Patients with heart failure with reduced ejection fraction (HFrEF) without type 2 diabetes mellitus (DM) experienced more pronounced improvements in ventilatory profile, physical performance, and gas exchange parameters from hybrid comprehensive telerehabilitation (HCTR) vs usual care (UC) than patients with HFrEF without DM, according to a study published in Cardiovascular Diabetology.
Cardiopulmonary exercise testing (CPET) has been demonstrated to be useful for quantifying aerobic capacity and identifying levels of exercise tolerance in patients with cardiovascular disease, as well as for assessment of functional capacity, hemodynamic abnormalities, and exercise-induced arrhythmias. However, data are limited regarding the efficacy of HCTR on cardiopulmonary exercise capacity in patients with HFrEF with vs without diabetes.
Investigators designed the Telerehabilitation in Heart Failure Patients trial (TELEREH-HF) to assess the impact of 9 weeks of HCTR vs UC on cardiopulmonary exercise capacity in HFrEF patients with vs without DM (ClinicalTrials.gov identifier: NCT02523560).
Patients included had clinically stable HF with left ventricular ejection fraction <40% after a hospitalization for worsening HF within the past 6 months. Participants were randomly assigned to HCTR or UC. Patients in the HCTR group exercised 5 times weekly on treadmills (1 week in hospital followed by 8 weeks at home), with exercise training supervised by a medical team of physiotherapists, physicians, nurses, and a psychologist.
CPET was performed using a system consisting of a remote device for tele-electrocardiogram-monitoring, mobile phone, and monitoring center.
A total of 850 patients were randomly assigned 1:1 to the HCTR group or the UC group. Of the total enrolled patients, 34.2% (291 of 850) had DM. Among the 425 HCTR participants, 385 underwent CPET twice pre- and post-telerehabilitation; 33.5% (129 of 385) had DM (HCTR-DM group) and 66.5% (256 of 385) did not (HCTR-non-DM group). Among the 425 UC patients, 397 underwent CPET twice; 34.5% (137 of 397) had DM (UC-DM group) and 65.5% (260 of 397) did not (UC-non-DM group).
From baseline to 9 weeks, differences in cardiopulmonary parameters among DM participants remained similar between HCTR and UC patients. However, among participants without DM, the HCTR intervention was associated with greater exercise time changes than UC: 56.7 s (95% CI, 46.1-67.3 s) vs 13.6 s (95% CI, 3.2-24.1; P <.001). This resulted in a statistically significant interaction between participants with vs without DM: the difference in exercise time changes between HCTR vs UC was 12.0 s (95% CI, −15.1 to 39.1 s) in the DM subset and 43.1 s (95% CI, 24.0-63.0 s) in the non-DM subset (P =.016).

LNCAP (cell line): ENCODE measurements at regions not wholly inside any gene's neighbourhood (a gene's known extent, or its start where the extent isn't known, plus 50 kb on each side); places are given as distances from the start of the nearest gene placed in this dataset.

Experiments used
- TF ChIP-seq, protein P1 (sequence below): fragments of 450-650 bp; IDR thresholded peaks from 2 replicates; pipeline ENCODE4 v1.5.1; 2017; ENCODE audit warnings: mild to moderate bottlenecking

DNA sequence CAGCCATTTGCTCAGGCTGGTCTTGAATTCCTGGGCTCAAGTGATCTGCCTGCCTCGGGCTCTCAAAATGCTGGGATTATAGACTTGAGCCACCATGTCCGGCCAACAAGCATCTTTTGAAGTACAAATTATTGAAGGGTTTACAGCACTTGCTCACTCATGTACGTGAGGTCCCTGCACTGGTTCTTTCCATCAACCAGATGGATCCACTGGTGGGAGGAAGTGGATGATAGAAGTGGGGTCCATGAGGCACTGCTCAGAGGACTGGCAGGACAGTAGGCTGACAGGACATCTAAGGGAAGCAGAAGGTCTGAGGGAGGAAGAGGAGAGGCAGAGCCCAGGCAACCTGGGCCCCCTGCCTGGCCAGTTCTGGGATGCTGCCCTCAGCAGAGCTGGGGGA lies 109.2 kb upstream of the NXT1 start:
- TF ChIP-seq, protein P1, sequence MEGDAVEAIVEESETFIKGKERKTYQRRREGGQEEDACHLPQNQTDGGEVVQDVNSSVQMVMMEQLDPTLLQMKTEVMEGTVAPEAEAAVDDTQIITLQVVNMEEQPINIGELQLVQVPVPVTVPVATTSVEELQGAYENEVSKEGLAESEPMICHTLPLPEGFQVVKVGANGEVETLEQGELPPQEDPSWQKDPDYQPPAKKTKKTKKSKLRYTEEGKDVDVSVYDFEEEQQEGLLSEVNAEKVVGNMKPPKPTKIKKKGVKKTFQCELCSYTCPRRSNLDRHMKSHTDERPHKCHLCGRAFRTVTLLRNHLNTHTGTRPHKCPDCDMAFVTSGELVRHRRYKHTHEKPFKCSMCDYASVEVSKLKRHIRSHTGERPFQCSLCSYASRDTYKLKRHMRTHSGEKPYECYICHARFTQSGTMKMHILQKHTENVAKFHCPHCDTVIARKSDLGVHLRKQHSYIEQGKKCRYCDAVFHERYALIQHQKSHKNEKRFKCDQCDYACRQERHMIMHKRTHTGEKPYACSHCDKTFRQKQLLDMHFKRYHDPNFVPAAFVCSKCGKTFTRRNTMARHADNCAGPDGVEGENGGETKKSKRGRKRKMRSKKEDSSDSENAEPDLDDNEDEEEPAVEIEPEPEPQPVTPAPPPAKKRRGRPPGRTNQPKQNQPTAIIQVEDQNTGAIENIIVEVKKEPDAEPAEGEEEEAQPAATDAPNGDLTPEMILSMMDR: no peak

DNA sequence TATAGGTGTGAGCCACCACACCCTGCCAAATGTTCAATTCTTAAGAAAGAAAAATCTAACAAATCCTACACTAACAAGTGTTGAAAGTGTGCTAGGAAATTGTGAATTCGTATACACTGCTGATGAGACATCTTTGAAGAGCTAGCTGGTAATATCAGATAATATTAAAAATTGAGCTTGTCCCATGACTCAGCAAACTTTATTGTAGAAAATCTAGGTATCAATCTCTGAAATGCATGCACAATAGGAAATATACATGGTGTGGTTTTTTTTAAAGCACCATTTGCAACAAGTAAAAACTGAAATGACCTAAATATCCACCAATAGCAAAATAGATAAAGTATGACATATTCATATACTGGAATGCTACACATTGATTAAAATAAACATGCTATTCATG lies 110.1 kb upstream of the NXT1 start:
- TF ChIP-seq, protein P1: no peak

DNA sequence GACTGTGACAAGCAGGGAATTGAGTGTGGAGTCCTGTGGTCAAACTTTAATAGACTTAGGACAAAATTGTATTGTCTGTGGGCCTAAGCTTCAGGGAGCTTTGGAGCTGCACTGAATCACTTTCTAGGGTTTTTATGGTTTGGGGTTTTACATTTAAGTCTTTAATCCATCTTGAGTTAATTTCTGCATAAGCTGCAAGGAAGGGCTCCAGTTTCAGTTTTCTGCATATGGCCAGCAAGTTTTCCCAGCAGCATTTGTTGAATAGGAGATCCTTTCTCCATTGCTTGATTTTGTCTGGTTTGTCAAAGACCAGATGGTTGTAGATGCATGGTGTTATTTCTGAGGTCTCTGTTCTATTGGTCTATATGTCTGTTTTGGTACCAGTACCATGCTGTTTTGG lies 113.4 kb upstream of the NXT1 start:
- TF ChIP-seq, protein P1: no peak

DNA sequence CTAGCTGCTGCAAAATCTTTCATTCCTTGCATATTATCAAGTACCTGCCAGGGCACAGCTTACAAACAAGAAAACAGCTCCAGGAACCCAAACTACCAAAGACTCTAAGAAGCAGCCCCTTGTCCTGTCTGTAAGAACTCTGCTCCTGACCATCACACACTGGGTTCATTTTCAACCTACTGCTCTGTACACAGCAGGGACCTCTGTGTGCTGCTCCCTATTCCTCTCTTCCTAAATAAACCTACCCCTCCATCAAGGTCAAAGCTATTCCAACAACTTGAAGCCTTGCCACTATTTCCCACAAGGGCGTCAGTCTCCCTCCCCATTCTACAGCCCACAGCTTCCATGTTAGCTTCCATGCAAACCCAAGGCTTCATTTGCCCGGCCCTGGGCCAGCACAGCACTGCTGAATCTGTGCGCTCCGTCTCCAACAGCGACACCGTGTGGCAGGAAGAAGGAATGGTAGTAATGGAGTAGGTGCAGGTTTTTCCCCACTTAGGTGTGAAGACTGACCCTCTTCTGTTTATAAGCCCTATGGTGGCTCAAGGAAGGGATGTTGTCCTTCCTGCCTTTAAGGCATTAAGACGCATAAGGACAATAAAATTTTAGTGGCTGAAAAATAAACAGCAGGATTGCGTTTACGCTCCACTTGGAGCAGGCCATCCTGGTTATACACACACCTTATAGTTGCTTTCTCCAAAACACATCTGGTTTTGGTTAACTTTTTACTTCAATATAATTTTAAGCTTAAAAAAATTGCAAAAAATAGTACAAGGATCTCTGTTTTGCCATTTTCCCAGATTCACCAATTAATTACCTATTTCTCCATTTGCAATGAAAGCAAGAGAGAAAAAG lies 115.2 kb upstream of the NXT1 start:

Statistically significant differences in ventilation at rest between the DM and non-DM participants were also observed from the effect of HCTR vs UC: −0.34 L/min (95% CI, −1.60 to 0.91 L/min) in the DM subset and 0.83 L/min (95% CI, −0.06 to 1.73 L/min) in the non-DM subset (P =.0496); and in the ventilation/carbon dioxide slope: 1.52 (95% CI, −1.55 to 4.59) for the DM subset vs −1.44 (95% CI, −3.64 to 0.77) for the non-DM subset (P =.044).
These results suggest that the benefits of hybrid comprehensive telerehabilitation vs usual care was more pronounced in patients with HFrEF without DM.
Główczyńska R, Piotrowicz E, Szalewska D, et al. Effects of hybrid comprehensive telerehabilitation on cardiopulmonary capacity in heart failure patients depending on diabetes mellitus: subanalysis of the TELEREH-HF randomized clinical trial. Cardiovasc Diabetol. Published online May 13, 2021. doi: 10.1186/s12933-021-01292-9